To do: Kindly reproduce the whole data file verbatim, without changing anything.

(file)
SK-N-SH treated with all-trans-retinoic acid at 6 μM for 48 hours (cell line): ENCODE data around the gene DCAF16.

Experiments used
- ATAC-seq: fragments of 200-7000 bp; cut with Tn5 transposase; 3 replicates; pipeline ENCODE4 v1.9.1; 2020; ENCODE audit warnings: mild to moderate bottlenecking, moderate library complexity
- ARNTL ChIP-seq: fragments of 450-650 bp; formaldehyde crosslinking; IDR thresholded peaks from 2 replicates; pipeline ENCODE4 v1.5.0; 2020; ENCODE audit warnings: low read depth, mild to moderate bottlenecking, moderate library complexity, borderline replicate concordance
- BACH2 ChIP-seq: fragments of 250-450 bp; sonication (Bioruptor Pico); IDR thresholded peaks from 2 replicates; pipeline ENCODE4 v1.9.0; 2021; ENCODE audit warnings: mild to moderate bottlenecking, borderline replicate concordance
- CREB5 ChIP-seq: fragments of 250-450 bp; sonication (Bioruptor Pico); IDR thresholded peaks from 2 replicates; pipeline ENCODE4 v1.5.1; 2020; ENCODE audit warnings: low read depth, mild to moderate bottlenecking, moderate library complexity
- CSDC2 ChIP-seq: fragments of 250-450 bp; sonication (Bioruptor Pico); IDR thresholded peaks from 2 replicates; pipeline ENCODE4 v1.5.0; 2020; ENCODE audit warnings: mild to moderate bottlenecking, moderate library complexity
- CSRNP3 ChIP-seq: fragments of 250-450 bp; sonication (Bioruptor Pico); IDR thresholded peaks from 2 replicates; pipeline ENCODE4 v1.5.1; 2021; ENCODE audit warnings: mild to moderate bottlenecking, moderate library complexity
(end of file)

SK-N-SH treated with all-trans-retinoic acid at 6 μM for 48 hours (cell line): ENCODE data around the gene DCAF16.

Experiments used
- ATAC-seq: fragments of 200-7000 bp; cut with Tn5 transposase; 3 replicates; pipeline ENCODE4 v1.9.1; 2020; ENCODE audit warnings: mild to moderate bottlenecking, moderate library complexity
- ARNTL ChIP-seq: fragments of 450-650 bp; formaldehyde crosslinking; IDR thresholded peaks from 2 replicates; pipeline ENCODE4 v1.5.0; 2020; ENCODE audit warnings: low read depth, mild to moderate bottlenecking, moderate library complexity, borderline replicate concordance
- BACH2 ChIP-seq: fragments of 250-450 bp; sonication (Bioruptor Pico); IDR thresholded peaks from 2 replicates; pipeline ENCODE4 v1.9.0; 2021; ENCODE audit warnings: mild to moderate bottlenecking, borderline replicate concordance
- CREB5 ChIP-seq: fragments of 250-450 bp; sonication (Bioruptor Pico); IDR thresholded peaks from 2 replicates; pipeline ENCODE4 v1.5.1; 2020; ENCODE audit warnings: low read depth, mild to moderate bottlenecking, moderate library complexity
- CSDC2 ChIP-seq: fragments of 250-450 bp; sonication (Bioruptor Pico); IDR thresholded peaks from 2 replicates; pipeline ENCODE4 v1.5.0; 2020; ENCODE audit warnings: mild to moderate bottlenecking, moderate library complexity
- CSRNP3 ChIP-seq: fragments of 250-450 bp; sonication (Bioruptor Pico); IDR thresholded peaks from 2 replicates; pipeline ENCODE4 v1.5.1; 2021; ENCODE audit warnings: mild to moderate bottlenecking, moderate library complexity